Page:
“Old Green Day Songs That the Tunes on Revolution Radio Remind Me of”

I decided to write this post, because I’m only three tracks into this new Green Day album and maybe I’m just overly nit-picky or something but EVERY song reminds me of one of their past outings. One noteworthy thing with this is that Uno, Dos and Tre, while not necessarily underrated, did have a lot of good material that got overlooked by way of the project’s sheer mass.
“Somewhere Now” reminds me of “Rusty James” on Uno.
This tune I remember was about the exact same pace or so, and had a similar penchant for belting out those escalating guitar riffs. At this point you certainly start to wonder about whether there’s actually any NEW VISION bound up in this 2016 album, but nonetheless, the band sound pretty into it, and Tre Cool is lettin’ it rip with ferocity and precision.
“Bang Bang” reminds me of “Let Yourself Go” on Uno.
Granted, this Uno songs sucks, and “Bang Bang” is one of those fiery track two’s along with Pearl Jam’s “Mind Your Manners” and The Strokes’ “Juicebox” — a slight change in mood, a little harder and darker than you were expecting.
“Revolution Radio” reminds me of “Extraordinary Girl” on American Idiot.
Cheesy song, in both cases, but this one has just enough precocious power to push it past what now seems like teeny bopper “concept album” stuff they were doing then… then again, most people hated Green Day so much for no reason that it would be hard to imagine them having any desire to actually rock, for its own sake, the way yes they certainly seem to now. I guess they’re not the only tree in the forest.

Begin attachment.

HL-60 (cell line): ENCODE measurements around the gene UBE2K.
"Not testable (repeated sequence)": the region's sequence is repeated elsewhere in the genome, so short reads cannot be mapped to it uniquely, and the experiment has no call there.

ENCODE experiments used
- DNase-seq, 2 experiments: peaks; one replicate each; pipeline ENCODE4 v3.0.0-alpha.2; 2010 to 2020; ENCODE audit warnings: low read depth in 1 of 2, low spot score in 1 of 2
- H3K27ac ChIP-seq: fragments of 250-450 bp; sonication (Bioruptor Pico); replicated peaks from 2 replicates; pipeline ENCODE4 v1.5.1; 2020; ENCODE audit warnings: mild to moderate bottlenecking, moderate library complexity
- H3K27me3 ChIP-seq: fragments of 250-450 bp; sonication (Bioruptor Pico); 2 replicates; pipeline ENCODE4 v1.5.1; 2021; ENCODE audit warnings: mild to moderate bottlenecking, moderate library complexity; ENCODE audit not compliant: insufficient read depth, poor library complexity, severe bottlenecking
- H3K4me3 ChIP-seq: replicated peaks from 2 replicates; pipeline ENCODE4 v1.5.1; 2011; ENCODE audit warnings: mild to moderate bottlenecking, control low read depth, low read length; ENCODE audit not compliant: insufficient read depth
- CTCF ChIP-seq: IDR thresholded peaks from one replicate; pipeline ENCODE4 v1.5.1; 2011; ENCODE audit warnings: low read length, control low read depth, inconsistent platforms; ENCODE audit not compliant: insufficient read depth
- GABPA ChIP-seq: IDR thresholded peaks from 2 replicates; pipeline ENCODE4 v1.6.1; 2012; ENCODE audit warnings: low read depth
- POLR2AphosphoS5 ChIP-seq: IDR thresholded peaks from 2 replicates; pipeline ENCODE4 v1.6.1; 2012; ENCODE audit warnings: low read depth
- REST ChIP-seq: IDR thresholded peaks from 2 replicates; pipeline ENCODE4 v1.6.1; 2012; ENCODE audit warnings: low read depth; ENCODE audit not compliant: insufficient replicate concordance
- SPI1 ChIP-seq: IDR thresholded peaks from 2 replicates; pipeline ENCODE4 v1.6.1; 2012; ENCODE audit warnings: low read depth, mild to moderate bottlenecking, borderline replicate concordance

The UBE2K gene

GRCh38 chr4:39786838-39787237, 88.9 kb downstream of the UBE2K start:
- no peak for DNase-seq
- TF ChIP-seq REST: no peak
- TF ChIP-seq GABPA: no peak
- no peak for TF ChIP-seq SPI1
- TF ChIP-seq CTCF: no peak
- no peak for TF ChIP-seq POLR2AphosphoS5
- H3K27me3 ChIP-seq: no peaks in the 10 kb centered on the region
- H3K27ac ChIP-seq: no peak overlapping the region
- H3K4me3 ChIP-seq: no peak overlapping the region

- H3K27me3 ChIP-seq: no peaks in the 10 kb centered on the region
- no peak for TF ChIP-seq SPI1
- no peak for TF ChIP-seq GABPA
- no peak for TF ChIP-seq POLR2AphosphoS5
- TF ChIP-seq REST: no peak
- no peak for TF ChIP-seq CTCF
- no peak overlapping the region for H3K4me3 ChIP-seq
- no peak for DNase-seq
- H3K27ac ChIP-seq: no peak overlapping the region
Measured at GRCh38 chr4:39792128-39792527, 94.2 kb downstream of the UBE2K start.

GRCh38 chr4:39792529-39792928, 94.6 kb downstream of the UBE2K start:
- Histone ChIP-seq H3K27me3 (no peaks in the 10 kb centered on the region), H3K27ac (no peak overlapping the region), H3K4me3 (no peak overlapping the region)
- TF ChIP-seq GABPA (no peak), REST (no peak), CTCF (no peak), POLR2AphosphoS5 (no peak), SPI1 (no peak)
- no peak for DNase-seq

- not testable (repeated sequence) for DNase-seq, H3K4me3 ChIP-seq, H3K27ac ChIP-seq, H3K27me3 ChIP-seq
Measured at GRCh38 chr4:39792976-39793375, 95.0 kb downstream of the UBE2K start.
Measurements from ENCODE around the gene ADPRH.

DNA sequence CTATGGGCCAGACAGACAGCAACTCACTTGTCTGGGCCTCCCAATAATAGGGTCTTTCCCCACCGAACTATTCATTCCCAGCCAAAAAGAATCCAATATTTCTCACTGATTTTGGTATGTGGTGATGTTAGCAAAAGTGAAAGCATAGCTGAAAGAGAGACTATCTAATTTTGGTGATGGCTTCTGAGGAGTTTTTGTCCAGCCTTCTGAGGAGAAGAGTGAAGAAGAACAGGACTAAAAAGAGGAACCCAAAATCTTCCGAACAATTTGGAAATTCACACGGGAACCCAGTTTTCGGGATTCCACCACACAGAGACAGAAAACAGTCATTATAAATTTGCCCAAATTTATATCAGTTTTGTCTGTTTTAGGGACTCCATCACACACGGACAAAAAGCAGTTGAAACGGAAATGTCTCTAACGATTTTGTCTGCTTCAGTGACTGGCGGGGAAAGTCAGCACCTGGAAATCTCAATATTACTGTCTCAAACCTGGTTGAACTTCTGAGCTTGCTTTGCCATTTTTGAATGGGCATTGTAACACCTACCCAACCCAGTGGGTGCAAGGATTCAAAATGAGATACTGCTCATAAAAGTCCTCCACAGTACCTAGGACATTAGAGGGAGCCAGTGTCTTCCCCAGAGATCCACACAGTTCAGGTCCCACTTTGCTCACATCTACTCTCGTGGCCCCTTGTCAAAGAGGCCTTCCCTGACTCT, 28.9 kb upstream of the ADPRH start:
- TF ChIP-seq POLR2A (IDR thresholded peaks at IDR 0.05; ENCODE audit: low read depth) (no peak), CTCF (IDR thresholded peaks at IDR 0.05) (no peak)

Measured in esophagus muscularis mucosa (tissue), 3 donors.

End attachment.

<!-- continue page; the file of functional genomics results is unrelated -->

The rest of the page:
“Say Goodbye”
This song reminds me of the song “Welfare Mothers” from Neil Young & Crazy Horse’s album Rust Never Sleeps.
No real reason to explain this one, I guess.
Just a couple more notes on this album, since I realize it’s a little late to review it: what doesn’t work sonically is Billie Joe’s whiny voice, and what does work sonically is the awesome, fragile electric guitar sound on the openings of songs like “Outlaws.”
Clearly, they were self-borrowing to a considerable extent all over side a of this album, and they get away with it, by and large, partly since very few people seem to have actually heard the entireties of Uno, Dos and Tre (I’m hoping at least the record execs gave the albums full duration), and partly because this band was about as popular as Adolf Hitler, at least in the hipster town of Bloomington, Indiana, where I was, circa American Idiot.
I would not classify side b of this album as as intensely encapsulating of self-emulation, but I would like to say that I’d like Revolution Radio better if from the start they’d been more willing to right away thresh out all this originality that side b brags of. Literally just flip side a and side b and I’d be a lot more excited right now. “Too Dumb to Die,” track 9, is an excellent, rejuvenating standout, and “Troubled Times” is almost too dark and real to even believe, unless of course you’ve heard “F.O.D.” Revolution Radio (grant it some credit for its titular prescience, as it did come out before the election of Trump, not going to get into the prospective phenomenon of LSD granting clairvoyance, yada yada)… but fortunately for me, as I just spent $12 on the CD at Best Buy, it does come with a certain crash. And… here’s where I hope the prescience ends.

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